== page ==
Why consumers tap their home equity

Use
Description
Percent using*
Major expense Take cash out, often for a large expense like home remodeling 91 percent
Debt consolidation Consolidate balances from other accounts 41 percent
Refinance Refinance to get a better rate or term 23 percent
Piggyback Concurrent with a mortgage origination, often used for down payment 4 percent
Undrawn Not used immediately (i.e., a rainy day fund) 2 percent
[Source: TransUnion, CNBC story]
(*Based on 2.4 million home equity loans originated between July 2016 and June 2017)
During the meltdown, people were using their homes like they were ATMs; as interest rates dropped they kept refinancing and taking out money to buy a boat, a big trip, etc., but when equity dropped, or they lost their job, they were in trouble. Use a HELOC (Home Equity Line of Credit) wisely. If it helps you get into a home or remodel a home to add value, it will be a smart decision. And always remember as rates go up, so does the interest on a line of credit.

5 reasons why this winter is the best time to buy

Jay Vorhees at JVM Lending put together an interesting blog post recently, and I want to share that with you below. Essentially, he finds five reasons why this current winter season is the best time to take advantage of the real estate market and buy a house! Enjoy:

Most of our agent-readers well know why winter can be a great time to buy from a real estate perspective. I am nonetheless repeating a few of the obvious reasons while also illuminating a few less-obvious mortgage-related reasons.

Image result for real estate agent in snow

1. Rates Hit Six Week Low! While rates have been climbing for most of the year, they hit a six week low last week in response to the oil glut and signs of a softer economy. Given that the Fed will likely continue to push rates up next year, this brief rate-reduction gives buyers a short-term opportunity to lock in a relatively low rate.

2. Lender Incentives.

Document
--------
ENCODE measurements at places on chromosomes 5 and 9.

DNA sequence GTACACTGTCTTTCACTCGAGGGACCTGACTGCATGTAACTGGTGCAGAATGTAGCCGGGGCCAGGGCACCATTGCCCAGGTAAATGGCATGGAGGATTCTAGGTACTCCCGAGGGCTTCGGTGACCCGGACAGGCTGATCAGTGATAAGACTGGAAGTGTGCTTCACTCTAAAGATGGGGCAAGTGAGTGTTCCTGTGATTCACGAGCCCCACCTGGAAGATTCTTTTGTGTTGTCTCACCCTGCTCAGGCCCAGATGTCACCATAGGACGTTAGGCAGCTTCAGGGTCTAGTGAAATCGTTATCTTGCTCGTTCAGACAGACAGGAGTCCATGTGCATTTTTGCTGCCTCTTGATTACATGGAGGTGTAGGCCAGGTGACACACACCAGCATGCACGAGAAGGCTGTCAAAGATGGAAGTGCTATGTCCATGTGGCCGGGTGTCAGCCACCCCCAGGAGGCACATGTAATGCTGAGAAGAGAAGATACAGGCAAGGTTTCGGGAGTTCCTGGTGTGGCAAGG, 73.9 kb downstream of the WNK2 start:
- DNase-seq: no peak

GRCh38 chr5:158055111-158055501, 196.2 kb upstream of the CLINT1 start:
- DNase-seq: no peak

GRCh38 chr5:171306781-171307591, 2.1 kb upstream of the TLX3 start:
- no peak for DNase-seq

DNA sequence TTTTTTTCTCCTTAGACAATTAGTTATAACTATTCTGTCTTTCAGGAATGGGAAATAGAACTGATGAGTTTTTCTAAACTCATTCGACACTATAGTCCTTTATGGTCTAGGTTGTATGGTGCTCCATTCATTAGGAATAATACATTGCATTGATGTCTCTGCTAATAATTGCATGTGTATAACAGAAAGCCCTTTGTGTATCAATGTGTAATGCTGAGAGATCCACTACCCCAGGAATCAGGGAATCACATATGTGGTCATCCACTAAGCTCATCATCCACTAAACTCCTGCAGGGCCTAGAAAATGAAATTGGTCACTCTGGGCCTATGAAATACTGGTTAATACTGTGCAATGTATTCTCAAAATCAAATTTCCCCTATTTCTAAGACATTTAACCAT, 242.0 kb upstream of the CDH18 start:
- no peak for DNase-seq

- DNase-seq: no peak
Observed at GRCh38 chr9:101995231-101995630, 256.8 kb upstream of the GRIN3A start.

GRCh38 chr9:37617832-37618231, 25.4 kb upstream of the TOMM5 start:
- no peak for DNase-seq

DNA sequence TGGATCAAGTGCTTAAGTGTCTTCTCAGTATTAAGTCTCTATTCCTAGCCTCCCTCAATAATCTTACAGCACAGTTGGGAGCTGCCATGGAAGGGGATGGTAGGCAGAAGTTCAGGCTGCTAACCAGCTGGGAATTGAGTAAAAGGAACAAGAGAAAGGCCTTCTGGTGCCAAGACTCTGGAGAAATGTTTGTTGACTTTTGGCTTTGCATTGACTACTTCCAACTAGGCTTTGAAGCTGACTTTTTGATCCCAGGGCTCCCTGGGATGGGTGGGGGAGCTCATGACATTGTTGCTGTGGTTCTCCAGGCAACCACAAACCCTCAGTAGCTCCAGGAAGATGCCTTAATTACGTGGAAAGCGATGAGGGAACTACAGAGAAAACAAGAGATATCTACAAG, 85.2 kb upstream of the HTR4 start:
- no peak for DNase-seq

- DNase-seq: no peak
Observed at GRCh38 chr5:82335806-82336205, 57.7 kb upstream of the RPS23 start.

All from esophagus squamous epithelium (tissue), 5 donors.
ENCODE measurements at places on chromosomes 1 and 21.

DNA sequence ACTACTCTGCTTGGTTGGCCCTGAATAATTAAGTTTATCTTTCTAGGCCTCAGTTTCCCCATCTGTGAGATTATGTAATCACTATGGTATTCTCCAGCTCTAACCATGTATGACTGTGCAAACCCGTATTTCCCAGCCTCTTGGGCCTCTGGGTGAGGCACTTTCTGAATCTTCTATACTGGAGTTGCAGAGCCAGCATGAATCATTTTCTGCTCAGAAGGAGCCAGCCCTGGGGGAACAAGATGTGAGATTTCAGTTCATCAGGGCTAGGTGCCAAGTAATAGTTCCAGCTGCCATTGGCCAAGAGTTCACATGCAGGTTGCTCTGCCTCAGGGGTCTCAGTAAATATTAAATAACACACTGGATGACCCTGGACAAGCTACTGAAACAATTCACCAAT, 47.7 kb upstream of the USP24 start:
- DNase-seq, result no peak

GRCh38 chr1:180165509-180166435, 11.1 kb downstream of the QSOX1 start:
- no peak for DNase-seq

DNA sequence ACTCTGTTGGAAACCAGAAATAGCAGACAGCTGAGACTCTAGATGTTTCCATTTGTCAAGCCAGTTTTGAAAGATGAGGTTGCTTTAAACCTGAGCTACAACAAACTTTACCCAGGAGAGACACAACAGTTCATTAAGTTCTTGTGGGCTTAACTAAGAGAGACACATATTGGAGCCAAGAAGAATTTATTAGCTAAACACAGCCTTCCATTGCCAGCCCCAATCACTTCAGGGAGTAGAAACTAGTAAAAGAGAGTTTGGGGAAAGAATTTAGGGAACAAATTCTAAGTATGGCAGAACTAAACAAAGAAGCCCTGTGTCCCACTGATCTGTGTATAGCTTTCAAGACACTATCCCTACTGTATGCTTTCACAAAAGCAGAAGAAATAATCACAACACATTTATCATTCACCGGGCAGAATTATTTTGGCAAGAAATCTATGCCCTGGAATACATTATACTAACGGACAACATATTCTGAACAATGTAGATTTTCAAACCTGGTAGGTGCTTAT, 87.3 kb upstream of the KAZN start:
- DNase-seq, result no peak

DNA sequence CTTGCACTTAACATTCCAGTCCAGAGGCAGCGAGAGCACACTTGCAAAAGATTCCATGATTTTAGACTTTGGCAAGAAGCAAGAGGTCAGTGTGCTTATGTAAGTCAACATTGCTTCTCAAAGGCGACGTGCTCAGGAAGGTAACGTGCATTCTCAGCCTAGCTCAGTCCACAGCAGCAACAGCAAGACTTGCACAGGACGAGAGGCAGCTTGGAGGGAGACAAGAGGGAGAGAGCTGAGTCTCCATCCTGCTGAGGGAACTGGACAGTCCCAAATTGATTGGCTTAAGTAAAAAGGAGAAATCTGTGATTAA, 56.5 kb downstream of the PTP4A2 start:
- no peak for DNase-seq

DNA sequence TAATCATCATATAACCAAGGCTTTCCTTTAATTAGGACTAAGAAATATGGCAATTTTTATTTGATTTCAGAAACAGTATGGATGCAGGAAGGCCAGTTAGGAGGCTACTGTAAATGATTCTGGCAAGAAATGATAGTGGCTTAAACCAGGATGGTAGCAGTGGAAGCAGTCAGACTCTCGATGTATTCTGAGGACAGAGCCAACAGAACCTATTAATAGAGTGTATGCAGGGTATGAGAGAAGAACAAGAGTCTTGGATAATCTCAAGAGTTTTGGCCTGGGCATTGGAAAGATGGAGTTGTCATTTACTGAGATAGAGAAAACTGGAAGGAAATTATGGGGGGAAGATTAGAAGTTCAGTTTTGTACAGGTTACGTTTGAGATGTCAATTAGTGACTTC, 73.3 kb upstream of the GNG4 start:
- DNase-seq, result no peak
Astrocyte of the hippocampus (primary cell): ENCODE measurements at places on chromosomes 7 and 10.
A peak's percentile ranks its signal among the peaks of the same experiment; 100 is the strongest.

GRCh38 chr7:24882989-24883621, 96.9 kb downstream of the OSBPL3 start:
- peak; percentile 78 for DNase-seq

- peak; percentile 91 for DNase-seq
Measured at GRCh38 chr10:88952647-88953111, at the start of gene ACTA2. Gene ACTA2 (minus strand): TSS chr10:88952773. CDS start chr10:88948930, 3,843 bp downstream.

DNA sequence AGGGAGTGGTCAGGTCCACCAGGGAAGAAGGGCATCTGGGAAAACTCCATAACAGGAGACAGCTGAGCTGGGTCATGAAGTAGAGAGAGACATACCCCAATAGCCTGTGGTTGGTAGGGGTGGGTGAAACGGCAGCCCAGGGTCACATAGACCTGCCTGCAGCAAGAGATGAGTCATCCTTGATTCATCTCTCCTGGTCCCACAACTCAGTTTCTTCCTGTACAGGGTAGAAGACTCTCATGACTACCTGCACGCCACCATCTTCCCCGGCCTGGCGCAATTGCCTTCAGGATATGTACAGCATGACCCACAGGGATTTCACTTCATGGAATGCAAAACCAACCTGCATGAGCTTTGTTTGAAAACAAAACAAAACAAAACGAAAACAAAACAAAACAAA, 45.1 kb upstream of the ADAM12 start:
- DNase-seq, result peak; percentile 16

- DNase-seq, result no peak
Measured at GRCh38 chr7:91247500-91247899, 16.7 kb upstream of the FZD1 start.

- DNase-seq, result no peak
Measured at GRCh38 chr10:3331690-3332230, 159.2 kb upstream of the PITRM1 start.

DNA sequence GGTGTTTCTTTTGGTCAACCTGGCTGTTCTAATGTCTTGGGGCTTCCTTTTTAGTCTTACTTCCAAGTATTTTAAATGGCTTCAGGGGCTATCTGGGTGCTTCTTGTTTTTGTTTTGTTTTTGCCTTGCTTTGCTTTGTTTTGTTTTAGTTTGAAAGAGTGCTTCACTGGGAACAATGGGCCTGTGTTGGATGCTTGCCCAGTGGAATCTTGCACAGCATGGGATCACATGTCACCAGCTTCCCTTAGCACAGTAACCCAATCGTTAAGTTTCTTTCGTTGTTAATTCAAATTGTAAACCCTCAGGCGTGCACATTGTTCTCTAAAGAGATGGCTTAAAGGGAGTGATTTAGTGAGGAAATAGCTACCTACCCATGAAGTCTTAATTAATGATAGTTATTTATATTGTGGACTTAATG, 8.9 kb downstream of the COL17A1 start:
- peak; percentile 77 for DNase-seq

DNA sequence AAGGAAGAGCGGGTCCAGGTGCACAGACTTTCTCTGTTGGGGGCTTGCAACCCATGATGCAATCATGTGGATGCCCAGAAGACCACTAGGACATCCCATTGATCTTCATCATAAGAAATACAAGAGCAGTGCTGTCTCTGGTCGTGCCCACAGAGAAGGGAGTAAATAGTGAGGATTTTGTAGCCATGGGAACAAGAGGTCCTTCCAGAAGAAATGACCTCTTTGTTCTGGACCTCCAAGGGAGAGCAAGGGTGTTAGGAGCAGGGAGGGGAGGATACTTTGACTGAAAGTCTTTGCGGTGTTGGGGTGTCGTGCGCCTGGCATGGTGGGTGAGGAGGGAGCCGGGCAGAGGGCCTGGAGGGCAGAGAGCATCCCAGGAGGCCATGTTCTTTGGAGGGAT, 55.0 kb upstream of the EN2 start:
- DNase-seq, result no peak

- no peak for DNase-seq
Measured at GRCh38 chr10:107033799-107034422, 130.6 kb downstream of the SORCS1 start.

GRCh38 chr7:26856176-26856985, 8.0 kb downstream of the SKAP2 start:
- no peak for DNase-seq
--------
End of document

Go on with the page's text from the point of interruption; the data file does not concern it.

Many lenders are offering extra incentives to borrowers right now simply to maximize loan volume during a slower time of the year. This includes JVM of course, as we are offering a $500 closing cost credit to any buyer who gets into contract from now until January 31st. This does not apply to borrowers who are already in contract and locked.

3. Motivated Sellers. If someone is willing to go to the trouble to sell their home during the holidays/winter, they are usually more motivated to sell and willing to negotiate.

4. Fewer Buyers/Less Competition. There are fewer buyers and a lot less competition for homes. Many buyers pull out of the market in the winter b/c they don’t want to take the time to house-hunt during the holiday season or they don’t want to buy in the middle of the school year (if they have kids).

5. Seeing Properties at Their Worst. 
My neighbor has drop-dead gorgeous crape myrtle and Japanese maple trees all over his yard. In the spring and summer, his yard is an oasis of color. In the winter, however, his yard looks like a war zone. Buyers get to see homes at their worst in the winter, avoiding unpleasant surprises and knowing that their dream home will only look that much better, come spring.

The internet conveniently has numerous articles backing up my points above, in case any readers don’t want to take my word for it. Here are two: The Best Time of the Year to Buy Property from Financial Samurai; and Mortgage Rates Pull Back from Freddie Mac’s website.   

Two more successful closings!

I’ve had a streak of closings recently, including a long-time client who I’ve worked with seven different times now. She moved to Southern California a few years ago, so this investment property in Antioch will likely be my final transaction with her. She had become a friend and a wonderful client.  Thank you, Lori, for your ongoing support and friendship.
The other closing was 1944 Eagle Peak in Clayton and it was referred to me by a past client. Thank you, Jeff!
The pictures below are of a beautiful home that was my client’s respite. They remodeled it to their tastes and, in addition, it was an end unit overlooking Oakhurst golf course; a very peaceful setting.
Check out my client’s review:
My clients David and Nancy are getting ready to retire and move closer to their kids. The couple from Dublin wanted to live closer to their grandchildren in Clayton. They had a condo to sell in Dublin, thus it was a contingent offer that went smoothly and quickly. All parties were happy! As you can see from these pictures, they purchased a beautiful home with rolling hills beyond their back fences. The hardwood floors and sleepy gray/clean white theme throughout complement the peaceful backyard and the cozy bedrooms. I love a happy end to a real estate experience and connecting with wonderful people who I truly like. Give me a call to see what your real estate story could become.

The first-time buyer’s guide to real estate

Jim McKinley wrote a blog that I’ve made slight edits to below. Let me know what you think!

Buying your first home is exciting, but it can also be full of confusion, fear, and apprehension. After all, buying a home is a huge commitment, and if you’ve never done it before, there can be a lot of questions. However, by getting informed and preparing yourself appropriately, you can avoid many of the common pitfalls of buying your first home and step into this new stage of your life with confidence. To help everything go as smoothly as possible, follow these tips and tricks.